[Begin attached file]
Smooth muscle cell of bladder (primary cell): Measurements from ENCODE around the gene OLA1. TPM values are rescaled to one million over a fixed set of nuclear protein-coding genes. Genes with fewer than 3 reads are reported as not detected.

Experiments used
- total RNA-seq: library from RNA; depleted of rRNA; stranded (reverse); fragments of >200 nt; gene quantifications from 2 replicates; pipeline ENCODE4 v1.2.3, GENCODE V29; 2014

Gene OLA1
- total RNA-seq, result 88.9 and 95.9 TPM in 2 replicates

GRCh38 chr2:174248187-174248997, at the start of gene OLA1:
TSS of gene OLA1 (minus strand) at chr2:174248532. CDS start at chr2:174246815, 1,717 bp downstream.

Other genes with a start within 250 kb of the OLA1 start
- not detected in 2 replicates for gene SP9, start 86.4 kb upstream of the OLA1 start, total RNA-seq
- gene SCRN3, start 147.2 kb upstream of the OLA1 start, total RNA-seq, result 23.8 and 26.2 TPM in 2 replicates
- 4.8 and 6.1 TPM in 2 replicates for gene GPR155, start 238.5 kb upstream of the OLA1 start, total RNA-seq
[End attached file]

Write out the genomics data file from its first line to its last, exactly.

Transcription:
Smooth muscle cell of bladder (primary cell): Measurements from ENCODE around the gene OLA1. TPM values are rescaled to one million over a fixed set of nuclear protein-coding genes. Genes with fewer than 3 reads are reported as not detected.

Experiments used
- total RNA-seq: library from RNA; depleted of rRNA; stranded (reverse); fragments of >200 nt; gene quantifications from 2 replicates; pipeline ENCODE4 v1.2.3, GENCODE V29; 2014

Gene OLA1
- total RNA-seq, result 88.9 and 95.9 TPM in 2 replicates

GRCh38 chr2:174248187-174248997, at the start of gene OLA1:
TSS of gene OLA1 (minus strand) at chr2:174248532. CDS start at chr2:174246815, 1,717 bp downstream.

Other genes with a start within 250 kb of the OLA1 start
- not detected in 2 replicates for gene SP9, start 86.4 kb upstream of the OLA1 start, total RNA-seq
- gene SCRN3, start 147.2 kb upstream of the OLA1 start, total RNA-seq, result 23.8 and 26.2 TPM in 2 replicates
- 4.8 and 6.1 TPM in 2 replicates for gene GPR155, start 238.5 kb upstream of the OLA1 start, total RNA-seq